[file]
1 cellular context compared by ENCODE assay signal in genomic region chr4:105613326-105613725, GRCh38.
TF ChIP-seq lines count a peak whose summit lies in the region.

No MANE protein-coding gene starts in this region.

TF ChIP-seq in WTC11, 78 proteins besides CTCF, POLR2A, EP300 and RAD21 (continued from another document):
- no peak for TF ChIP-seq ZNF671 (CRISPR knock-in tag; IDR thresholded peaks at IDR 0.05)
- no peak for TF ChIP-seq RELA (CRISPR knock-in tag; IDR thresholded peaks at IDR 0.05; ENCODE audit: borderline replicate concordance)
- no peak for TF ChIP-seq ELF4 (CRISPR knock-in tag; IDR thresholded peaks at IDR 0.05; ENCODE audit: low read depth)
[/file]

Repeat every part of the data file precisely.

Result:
1 cellular context compared by ENCODE assay signal in genomic region chr4:105613326-105613725, GRCh38.
TF ChIP-seq lines count a peak whose summit lies in the region.

No MANE protein-coding gene starts in this region.

TF ChIP-seq in WTC11, 78 proteins besides CTCF, POLR2A, EP300 and RAD21 (continued from another document):
- no peak for TF ChIP-seq ZNF671 (CRISPR knock-in tag; IDR thresholded peaks at IDR 0.05)
- no peak for TF ChIP-seq RELA (CRISPR knock-in tag; IDR thresholded peaks at IDR 0.05; ENCODE audit: borderline replicate concordance)
- no peak for TF ChIP-seq ELF4 (CRISPR knock-in tag; IDR thresholded peaks at IDR 0.05; ENCODE audit: low read depth)